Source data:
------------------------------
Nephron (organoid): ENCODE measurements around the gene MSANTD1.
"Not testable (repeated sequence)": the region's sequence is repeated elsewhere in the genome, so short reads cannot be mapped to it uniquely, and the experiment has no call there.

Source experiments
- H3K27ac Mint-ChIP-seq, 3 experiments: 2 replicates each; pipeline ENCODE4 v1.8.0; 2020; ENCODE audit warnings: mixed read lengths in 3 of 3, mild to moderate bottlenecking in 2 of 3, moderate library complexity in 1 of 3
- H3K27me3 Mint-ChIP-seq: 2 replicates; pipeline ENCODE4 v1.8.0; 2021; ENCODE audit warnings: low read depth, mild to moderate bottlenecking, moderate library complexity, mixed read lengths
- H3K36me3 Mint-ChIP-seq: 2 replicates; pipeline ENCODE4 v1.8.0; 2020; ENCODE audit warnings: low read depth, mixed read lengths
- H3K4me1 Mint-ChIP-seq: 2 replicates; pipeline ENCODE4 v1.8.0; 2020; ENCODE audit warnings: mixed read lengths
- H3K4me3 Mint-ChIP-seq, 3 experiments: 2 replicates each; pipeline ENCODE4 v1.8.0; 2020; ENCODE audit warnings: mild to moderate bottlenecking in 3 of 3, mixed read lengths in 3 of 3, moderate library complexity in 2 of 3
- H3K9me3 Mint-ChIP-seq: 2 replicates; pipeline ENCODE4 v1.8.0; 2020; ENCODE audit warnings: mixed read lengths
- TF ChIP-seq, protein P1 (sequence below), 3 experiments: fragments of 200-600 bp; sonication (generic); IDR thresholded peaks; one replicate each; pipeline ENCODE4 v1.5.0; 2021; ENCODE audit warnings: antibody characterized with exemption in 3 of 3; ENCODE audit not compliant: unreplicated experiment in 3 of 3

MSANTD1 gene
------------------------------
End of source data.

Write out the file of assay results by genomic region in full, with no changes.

Nephron (organoid): ENCODE measurements around the gene MSANTD1.
"Not testable (repeated sequence)": the region's sequence is repeated elsewhere in the genome, so short reads cannot be mapped to it uniquely, and the experiment has no call there.

Source experiments
- H3K27ac Mint-ChIP-seq, 3 experiments: 2 replicates each; pipeline ENCODE4 v1.8.0; 2020; ENCODE audit warnings: mixed read lengths in 3 of 3, mild to moderate bottlenecking in 2 of 3, moderate library complexity in 1 of 3
- H3K27me3 Mint-ChIP-seq: 2 replicates; pipeline ENCODE4 v1.8.0; 2021; ENCODE audit warnings: low read depth, mild to moderate bottlenecking, moderate library complexity, mixed read lengths
- H3K36me3 Mint-ChIP-seq: 2 replicates; pipeline ENCODE4 v1.8.0; 2020; ENCODE audit warnings: low read depth, mixed read lengths
- H3K4me1 Mint-ChIP-seq: 2 replicates; pipeline ENCODE4 v1.8.0; 2020; ENCODE audit warnings: mixed read lengths
- H3K4me3 Mint-ChIP-seq, 3 experiments: 2 replicates each; pipeline ENCODE4 v1.8.0; 2020; ENCODE audit warnings: mild to moderate bottlenecking in 3 of 3, mixed read lengths in 3 of 3, moderate library complexity in 2 of 3
- H3K9me3 Mint-ChIP-seq: 2 replicates; pipeline ENCODE4 v1.8.0; 2020; ENCODE audit warnings: mixed read lengths
- TF ChIP-seq, protein P1 (sequence below), 3 experiments: fragments of 200-600 bp; sonication (generic); IDR thresholded peaks; one replicate each; pipeline ENCODE4 v1.5.0; 2021; ENCODE audit warnings: antibody characterized with exemption in 3 of 3; ENCODE audit not compliant: unreplicated experiment in 3 of 3

MSANTD1 gene